Exhibitions and Installations, Getty Center, J. Paul Getty Museum, Manuscripts and Books

Interpreting Sacred Scripture across Faiths

<em>Samson Fighting a Lion</em> (detail), Franco-Flemish, about 1270

Samson Fighting a Lion (detail), Franco-Flemish, about 1270

How do people of different faiths read, interpret, and depict the sacred texts known in the Christian tradition as the Old Testament?

Come explore the question with us this Sunday as Reverend Alexei Smith, director of the Office of Ecumenical and Interreligious Affairs for the Archdiocese of Los Angeles, rabbi Ed Feinstein of Valley Beth Shalom in Encino, and art historian Jeremy Glatstein present an interfaith dialogue and discuss some of the illuminated manuscripts on display in the current exhibition The Old Testament in Medieval Manuscript Illumination.

The term “Old Testament” refers to the first half of the Christian Bible, which is derived from Hebrew scriptures. Because the content and interpretation of the text varies between religions—in part as a result of differences in language and translation—the discussion will highlight both shared traditions and points of departure.

The exhibition looks closely at the role of the Old Testament in book illumination and how images in manuscripts influenced medieval Christian thought and interpretations of the Bible. The illuminations reveal how medieval Christian readers turned to the Old Testament not only for inspiration and moral guidance, but also as a source of entertainment (see this amazing depiction of King David’s son consorting with his father’s concubines for just one example).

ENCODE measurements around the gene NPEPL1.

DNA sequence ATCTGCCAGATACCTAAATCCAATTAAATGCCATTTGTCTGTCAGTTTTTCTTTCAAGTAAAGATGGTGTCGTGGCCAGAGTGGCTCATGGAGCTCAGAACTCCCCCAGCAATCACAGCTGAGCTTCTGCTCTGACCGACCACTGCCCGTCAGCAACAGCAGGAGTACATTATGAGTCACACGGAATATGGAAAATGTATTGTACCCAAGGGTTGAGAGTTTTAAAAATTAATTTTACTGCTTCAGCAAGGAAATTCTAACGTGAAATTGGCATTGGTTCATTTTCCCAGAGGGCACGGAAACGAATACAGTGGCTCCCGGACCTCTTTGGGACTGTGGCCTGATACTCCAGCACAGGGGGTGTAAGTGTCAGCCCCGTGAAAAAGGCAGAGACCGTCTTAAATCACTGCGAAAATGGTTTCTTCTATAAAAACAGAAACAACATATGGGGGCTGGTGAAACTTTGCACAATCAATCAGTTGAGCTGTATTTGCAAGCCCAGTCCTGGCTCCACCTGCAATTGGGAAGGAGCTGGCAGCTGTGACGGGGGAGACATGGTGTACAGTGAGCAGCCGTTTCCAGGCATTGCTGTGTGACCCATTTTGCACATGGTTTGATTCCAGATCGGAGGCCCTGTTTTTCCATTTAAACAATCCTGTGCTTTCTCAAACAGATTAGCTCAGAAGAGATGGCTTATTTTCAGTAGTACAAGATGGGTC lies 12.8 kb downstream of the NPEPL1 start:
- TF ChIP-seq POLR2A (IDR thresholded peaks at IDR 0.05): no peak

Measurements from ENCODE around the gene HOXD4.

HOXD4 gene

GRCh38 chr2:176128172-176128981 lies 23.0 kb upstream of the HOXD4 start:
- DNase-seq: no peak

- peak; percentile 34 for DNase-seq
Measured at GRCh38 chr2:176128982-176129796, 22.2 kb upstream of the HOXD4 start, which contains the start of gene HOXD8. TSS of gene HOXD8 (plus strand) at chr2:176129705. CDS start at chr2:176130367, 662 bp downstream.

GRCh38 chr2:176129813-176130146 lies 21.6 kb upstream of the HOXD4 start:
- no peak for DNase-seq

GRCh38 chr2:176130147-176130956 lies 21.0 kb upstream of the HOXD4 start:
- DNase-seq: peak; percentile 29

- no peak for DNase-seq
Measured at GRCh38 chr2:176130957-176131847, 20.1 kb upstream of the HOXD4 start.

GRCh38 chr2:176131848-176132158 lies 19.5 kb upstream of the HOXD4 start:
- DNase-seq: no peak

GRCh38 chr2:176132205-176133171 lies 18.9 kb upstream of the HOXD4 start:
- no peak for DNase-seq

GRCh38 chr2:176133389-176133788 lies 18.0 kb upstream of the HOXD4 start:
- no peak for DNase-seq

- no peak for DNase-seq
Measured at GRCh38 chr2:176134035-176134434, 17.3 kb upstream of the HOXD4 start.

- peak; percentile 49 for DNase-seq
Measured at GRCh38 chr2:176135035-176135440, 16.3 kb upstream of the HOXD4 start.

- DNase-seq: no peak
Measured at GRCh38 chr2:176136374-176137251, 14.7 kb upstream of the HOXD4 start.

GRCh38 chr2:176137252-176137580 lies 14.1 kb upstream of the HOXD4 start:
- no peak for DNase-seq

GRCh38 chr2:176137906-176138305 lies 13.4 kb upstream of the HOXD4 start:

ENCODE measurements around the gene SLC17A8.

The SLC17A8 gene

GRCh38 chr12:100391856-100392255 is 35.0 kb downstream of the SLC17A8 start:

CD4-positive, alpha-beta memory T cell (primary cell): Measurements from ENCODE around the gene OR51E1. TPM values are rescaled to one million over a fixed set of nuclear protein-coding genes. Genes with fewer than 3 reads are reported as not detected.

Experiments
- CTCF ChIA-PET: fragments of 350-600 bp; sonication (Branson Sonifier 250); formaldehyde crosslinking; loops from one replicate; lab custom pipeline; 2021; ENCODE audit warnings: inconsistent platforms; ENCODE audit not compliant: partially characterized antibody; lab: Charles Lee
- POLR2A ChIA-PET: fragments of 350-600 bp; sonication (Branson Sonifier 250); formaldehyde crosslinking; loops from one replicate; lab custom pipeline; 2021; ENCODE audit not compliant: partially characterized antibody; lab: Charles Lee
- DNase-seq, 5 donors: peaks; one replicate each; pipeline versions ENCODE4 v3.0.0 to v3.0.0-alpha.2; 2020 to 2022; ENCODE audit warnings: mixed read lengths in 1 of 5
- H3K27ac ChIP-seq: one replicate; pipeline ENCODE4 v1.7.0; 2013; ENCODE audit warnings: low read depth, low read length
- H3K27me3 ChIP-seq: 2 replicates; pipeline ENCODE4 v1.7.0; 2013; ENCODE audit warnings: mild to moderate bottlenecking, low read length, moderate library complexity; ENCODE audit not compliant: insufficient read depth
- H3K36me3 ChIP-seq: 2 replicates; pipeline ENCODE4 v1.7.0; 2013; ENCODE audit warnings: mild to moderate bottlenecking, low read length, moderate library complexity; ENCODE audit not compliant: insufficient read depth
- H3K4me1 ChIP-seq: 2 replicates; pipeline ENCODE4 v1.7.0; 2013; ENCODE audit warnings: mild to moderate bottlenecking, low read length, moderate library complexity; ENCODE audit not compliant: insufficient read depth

As religious controversies continue to make headlines, this discussion provides an opportunity to look at commonalities among people of different faiths with a shared history. Join the discussion on June 13 at 1:30 p.m. at the Harold M. Williams Auditorium at the Getty Center. You can make a free reservation here.

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      Olympian Census #3: Poseidon

      Get the stats on your favorite (and not-so-favorite) gods and goddesses on view at the Getty Center.

      Roman name: Neptune

      Employment: God of the Sea

      Place of residence: A fancy palace somewhere in the Aegean Sea

      Parents: Cronus and Rhea

      Marital status: Married to Amphitrite, a sea goddess, but had many affairs just like his brother Zeus

      Offspring: Had many children including Triton, Theseus, Orion, Polyphemos and Arion

      Symbol: Trident, horse, and dolphin

      Special talent: Starting earthquakes & Shapeshifting into a horse to pursue women

      Highlights reel:

      • When Goddess Demeter turned into a mare to escape Poseidon’s pursuit, Poseidon also turned into a horse and mated with her, creating a talking horse baby, Arion.
      • Athena became the patron goddess of Athens over Poseidon by giving the city an olive tree, which produced wood, oil, and food. Poseidon had given them a salt-water spring. Nice going, Poseidon.
      • Poseidon cursed Olysseus to wander the seas for 10 years after the Trojan War in revenge for Olysseus blinding his son, the cyclops Poplyphemos.

      Olympian Census is a 12-part series profiling gods in art at the Getty Center.


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